Highlights

— $1.6 million acquisition cost ($125 per acre). $0.375 million paid at signing, $1.225 million paid upon Agencia Nacional do Petroleo Gas Natural e Biocombustiveis of Brazil (ANP) approval.

— Acquisition consists of:

– 100% operating interest in the Andorinha onshore producing oil field in the Potiguar Basin

– 100% operating interest in the Alto Alegre onshore oil field in the Potiguar Basin

– 50% non-operating interest in the Carapitanga producing onshore oil field in the Sergipe-Alagoas Basin

– 50% non-operating interest in the São João onshore oil field in the Barreirinhas Basin

— Existing infrastructure acquired includes 21 drilled wells, pipelines, power generation and electrical lines, pumping units, paved roads, storage tanks, 3D and 2D seismic with a combined estimated cost of > $50 million

— Seismic and well data will be used to construct a new development plan. Initial work has indicated significant upside opportunities.

— Potential for new wells to materially increase production. Management estimates the 4 fields have the potential to achieve >1,000 BOPD.

— Near term well recompletions estimated to increase net production to >100 BOPD

— Q2 2018 average production of 20 BOPD from four mature wells in the two producing fields, Andorinha and Carapitanga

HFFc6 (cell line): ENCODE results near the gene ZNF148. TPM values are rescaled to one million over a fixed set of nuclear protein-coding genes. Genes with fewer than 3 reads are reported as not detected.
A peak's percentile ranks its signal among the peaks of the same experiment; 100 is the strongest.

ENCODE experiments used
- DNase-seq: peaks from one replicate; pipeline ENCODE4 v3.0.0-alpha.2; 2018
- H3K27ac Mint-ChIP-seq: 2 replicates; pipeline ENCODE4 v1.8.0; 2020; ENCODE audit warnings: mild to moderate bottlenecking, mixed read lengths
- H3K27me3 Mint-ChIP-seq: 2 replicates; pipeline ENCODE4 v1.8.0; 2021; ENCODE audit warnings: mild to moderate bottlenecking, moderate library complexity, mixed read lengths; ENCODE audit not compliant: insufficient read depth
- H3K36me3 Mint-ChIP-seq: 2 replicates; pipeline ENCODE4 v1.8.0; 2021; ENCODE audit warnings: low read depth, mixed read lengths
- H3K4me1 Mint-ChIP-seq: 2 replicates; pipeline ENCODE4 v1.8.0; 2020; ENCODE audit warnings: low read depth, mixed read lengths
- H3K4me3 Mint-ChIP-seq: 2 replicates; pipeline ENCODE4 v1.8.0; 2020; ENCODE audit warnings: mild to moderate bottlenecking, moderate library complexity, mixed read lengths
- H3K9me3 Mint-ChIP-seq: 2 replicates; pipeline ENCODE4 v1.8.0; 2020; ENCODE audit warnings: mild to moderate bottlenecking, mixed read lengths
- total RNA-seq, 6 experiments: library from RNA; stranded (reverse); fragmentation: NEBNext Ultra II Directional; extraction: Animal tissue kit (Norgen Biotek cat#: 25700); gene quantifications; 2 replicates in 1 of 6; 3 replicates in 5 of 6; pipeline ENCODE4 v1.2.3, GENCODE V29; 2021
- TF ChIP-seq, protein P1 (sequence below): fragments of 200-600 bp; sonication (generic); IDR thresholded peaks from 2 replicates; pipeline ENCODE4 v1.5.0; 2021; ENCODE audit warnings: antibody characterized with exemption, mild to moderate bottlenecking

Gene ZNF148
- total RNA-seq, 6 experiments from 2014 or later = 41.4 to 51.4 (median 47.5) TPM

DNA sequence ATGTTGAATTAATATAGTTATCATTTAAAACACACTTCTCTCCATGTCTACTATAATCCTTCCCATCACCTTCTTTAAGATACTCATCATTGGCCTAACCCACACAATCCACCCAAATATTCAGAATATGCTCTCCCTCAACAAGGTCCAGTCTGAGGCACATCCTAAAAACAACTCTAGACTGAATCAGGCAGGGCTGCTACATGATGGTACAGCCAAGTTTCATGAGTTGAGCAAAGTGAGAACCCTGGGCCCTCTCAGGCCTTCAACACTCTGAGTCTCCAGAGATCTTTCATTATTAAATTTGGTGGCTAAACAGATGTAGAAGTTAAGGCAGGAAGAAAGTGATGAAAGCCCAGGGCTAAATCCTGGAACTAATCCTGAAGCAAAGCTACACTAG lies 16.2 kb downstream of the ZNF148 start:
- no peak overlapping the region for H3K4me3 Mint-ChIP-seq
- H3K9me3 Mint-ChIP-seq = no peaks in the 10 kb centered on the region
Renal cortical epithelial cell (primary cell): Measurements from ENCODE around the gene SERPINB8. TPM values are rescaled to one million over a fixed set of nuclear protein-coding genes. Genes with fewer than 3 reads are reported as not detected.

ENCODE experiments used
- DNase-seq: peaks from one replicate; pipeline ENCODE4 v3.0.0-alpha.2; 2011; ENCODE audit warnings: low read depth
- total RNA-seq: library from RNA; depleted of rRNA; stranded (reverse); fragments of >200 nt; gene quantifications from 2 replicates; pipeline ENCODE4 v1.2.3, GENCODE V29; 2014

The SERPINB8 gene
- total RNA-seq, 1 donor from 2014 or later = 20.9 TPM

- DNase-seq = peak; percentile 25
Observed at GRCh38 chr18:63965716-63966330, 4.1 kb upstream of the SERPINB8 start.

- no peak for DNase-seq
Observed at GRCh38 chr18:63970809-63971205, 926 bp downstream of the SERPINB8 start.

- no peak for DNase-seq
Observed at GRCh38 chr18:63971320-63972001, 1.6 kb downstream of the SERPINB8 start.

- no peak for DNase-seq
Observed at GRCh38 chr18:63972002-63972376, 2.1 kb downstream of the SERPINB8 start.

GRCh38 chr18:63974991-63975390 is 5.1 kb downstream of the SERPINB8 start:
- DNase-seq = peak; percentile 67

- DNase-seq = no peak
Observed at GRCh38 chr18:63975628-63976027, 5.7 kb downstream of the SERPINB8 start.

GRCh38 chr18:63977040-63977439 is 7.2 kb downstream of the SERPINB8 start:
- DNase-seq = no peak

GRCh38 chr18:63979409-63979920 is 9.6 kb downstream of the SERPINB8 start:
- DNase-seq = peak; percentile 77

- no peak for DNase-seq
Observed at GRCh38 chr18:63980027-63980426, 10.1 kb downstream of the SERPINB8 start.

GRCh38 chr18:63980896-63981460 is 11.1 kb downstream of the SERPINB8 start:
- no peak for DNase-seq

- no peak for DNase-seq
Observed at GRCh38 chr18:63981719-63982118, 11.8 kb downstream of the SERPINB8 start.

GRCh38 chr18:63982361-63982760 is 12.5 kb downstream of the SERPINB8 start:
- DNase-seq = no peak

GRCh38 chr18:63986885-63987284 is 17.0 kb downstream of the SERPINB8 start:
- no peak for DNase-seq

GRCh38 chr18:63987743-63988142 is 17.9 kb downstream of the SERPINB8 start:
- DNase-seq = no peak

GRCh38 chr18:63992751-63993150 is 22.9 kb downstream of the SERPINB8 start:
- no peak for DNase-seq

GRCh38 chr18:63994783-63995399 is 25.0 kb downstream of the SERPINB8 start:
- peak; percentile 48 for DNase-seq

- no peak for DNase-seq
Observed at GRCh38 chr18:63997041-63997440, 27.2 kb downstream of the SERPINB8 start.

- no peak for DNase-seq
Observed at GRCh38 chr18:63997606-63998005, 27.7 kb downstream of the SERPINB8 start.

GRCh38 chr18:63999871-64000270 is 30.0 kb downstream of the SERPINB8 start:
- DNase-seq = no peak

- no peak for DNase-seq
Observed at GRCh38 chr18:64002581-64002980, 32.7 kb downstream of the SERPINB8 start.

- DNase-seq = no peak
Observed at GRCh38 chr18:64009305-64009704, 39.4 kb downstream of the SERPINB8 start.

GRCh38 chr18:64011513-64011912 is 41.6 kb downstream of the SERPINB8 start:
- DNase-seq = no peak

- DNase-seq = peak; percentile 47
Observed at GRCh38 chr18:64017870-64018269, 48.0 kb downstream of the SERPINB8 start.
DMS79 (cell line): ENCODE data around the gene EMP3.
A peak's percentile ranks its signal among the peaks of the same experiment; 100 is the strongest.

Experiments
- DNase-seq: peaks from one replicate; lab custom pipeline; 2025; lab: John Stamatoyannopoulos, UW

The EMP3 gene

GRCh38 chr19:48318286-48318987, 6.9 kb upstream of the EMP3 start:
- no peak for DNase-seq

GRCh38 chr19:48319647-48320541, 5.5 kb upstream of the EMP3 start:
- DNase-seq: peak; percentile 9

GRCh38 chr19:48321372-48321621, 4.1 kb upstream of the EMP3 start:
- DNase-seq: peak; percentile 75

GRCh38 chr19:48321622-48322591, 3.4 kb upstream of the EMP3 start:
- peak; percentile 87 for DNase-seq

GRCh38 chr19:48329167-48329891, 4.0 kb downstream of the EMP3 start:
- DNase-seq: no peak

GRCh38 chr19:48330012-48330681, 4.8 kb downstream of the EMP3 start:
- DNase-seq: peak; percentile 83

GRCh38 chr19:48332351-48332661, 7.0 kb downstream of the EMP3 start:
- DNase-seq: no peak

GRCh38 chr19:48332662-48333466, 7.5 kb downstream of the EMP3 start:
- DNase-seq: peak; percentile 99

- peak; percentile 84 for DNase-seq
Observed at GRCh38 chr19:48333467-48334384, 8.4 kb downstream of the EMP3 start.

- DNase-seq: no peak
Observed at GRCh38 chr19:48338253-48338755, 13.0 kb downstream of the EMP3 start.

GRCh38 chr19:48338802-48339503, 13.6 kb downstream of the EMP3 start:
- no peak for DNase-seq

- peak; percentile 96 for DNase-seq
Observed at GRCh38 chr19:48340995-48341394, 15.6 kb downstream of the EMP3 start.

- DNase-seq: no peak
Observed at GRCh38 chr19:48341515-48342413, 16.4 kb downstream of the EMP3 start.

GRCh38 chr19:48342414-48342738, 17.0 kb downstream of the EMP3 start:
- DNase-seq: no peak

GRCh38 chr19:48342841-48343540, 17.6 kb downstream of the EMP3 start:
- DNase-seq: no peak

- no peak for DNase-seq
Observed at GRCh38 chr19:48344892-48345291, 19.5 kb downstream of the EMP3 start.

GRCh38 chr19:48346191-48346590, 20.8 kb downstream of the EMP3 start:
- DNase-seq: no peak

— The company acquired the producing assets from Empresa de Engenharia de Petróleo Ltda. (ENGEPET) and has an operating partnership with ENGEPET to optimize field production for Carapitanga and Sao Joao fields.

— Transaction subject to approval from Agencia Nacional do Petroleo Gas Natural e Biocombustiveis of Brazil (ANP). The Acquisition has been conditionally approved by the TSX Venture Exchange (the TSXV) but is subject to final approval of the TSXV.

“This acquisition positions us in Brazil at a time when onshore oil and gas investment is poised for revitalization. The market opportunity in Brazil has become more attractive with improvements in the economy as well as a move higher in oil prices. We are excited as we leverage long-term relationships within Brazil that present opportunities that fit Petro-Victory’s growth and returns focused strategy. Our acquisition and expected capital costs will generate strong margins and cash flows,” Petro-Victory Chief Executive Officer Richard F. Gonzalez.

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Frontera Resumes Production in Peru at Block 192

(Frontera Energy, 4.Sep.2018) — Repairs have been completed on the NorPeruano pipeline in Peru and it has now resumed normal operations, allowing Frontera Energy Corporation to restart production from Block 192.

“We are pleased to see the resumption of service on the NorPeruano pipeline and the increase in production from Block 192 in Peru, a very important producing asset for Peru and for Frontera,” said Frontera Chief Executive Officer Richard Herbert.